What it is, I'd like to suggest by turning to an old textbook, The Eighth Year Literature Reader (1917), edited by one Leroy Armstrong. Of the considerable merits of this humane book, a careful and intelligent and sweet introduction to the art of poetry, there is much to say. But it's what the book takes simply for granted that is most telling: that much of the greatest poetry is religious, and that it is good and noble to heed the lessons of piety and humility, or duty and magnanimity, especially if those lessons come from the very faith that gave birth to one's civilization and culture.

Let me take one example: Whittier's short narrative poem, “Abraham Davenport.” The setting is simple enough. Mr. Davenport and the other legislators had assembled in the state house in Hartford, when suddenly so great a storm hit, it seemed the world was about to end: “It is the Lord's Great Day!” cried the lawmakers. “Let us adjourn.”

But Abraham Davenport rose, with steady voice:

“This well may be
The Day of Judgment which the world awaits,
But be it so or not, I only know
My present duty, and my Lord's command
To occupy till He come. So at the post
Where He hath set me in His providence,
I choose, for one, to meet Him face to face, –
No faithless servant frightened from my task,
But ready when the Lord of harvest calls,
And therefore, with all reverence, I would say,
Let God do His work, we will see to ours.
Bring in the candles.” And they brought them in.

Armstrong then asks the students some searching questions about the poem, and not only about Whittier's choice of words or phrases. “Was the confidence of the lawmakers in Abraham Davenport well placed?”“What was the keynote of this old Puritan's life?”

In Armstrong's time, the King Cobras had not yet fascinated the birdie politic; and the national government had not yet transformed itself into a feudal lord, dispensing its confiscated largesse to its favorites, but threatening to starve those who dare to question his wisdom or beneficence. So the State of California commissioned Armstrong to produce a series of textbooks. This book is one of those. The copyright is held by “the people of the State of California.”

The fourth branch of government to which I am appealing is not a branch that comes into existence by statute. It is not a congress, an executive, a judiciary, a state, or a municipality. It is perhaps not best considered a branch, but a trunk, a source of whatever delegated civic authority the branches may possess. When Leroy Armstrong judged that it was good for young people in a public school to read great poetry, even if it was religious, and to think about its beauty and truth, even if they were inseparable from religious faith – I intend the mordant irony here, because we behave as if the words of Jesus were infected with cholera, but not the words of Cicero or Franklin, or the murderous Chairman Mao – when he so judged, and acted upon his judgment, he was interpreting the constitution of his country, which was his also to interpret. The people of California who copyrighted the book interpreted the Constitution when they did so. The teachers who taught from it, the parents who cherished it, the students who learned from it, they were all interpreters of the Constitution, by their deeds. What they did was no more controversial than breathing. It was also no less fundamental and necessary.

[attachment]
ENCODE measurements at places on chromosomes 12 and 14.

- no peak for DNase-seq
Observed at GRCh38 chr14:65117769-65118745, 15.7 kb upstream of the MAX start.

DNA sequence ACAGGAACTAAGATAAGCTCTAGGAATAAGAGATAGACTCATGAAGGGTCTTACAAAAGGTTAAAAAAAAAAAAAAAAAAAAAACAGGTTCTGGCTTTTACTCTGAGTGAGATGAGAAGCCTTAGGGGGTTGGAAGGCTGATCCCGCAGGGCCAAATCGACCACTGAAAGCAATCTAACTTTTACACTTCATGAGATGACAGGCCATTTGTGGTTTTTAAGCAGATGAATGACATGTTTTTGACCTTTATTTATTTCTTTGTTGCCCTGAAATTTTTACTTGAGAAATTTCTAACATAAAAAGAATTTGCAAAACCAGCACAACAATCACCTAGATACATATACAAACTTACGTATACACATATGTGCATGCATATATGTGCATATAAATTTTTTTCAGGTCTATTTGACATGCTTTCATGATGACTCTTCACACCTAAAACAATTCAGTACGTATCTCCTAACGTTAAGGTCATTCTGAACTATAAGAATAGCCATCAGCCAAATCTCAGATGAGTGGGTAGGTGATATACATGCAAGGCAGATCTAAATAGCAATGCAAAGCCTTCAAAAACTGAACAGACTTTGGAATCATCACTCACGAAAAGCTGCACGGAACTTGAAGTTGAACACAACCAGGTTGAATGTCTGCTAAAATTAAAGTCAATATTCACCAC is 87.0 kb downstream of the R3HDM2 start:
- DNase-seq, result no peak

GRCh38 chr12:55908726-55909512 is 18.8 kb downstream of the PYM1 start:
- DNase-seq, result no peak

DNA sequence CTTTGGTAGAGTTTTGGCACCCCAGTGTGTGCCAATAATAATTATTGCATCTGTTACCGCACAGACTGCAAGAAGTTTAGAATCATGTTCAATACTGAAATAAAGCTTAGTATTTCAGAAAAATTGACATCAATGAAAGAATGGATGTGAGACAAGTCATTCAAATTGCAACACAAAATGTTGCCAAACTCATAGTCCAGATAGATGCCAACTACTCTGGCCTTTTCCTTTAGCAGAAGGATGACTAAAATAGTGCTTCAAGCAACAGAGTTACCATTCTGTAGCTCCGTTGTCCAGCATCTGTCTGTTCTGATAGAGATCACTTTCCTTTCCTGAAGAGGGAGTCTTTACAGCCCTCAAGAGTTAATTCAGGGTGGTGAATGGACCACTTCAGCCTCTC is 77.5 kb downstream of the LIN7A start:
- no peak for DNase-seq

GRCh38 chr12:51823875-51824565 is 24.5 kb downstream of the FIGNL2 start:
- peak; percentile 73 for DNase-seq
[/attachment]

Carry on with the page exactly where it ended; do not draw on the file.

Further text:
That is the trunk of government, the people themselves. It is our constitution too. It was not written for lawyers, to benefit lawyers. So what if the cobras dance? If the serpents tell us that they alone possess the esoteric knowledge required to interpret something as difficult, as arcane, as slippery, as the Constitution, we must reply that they are the slippery liars, that they are not geniuses, that the range and the degree of their authority are limited, and that we reserve the right to pass judgment upon their judgment, when such judgment overrules the immemorial habits of ordinary people doing ordinary things. We will be fascinated no more.

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Anthony Esolen is a Fellow at the Thomas More College of the Liberal Arts, in Merrimack, NH.  He is the translator and editor of Dante's Divine Comedy (Random House), and is the author of more than a dozen other works, including Out of the Ashes: Rebuilding American Culture (Regnery) and Ten Ways to Destroy the Imagination of Your Child (ISI Press).  He regularly writes for The Catholic Thing, Crisis Magazine, Touchstone, and Magnificat.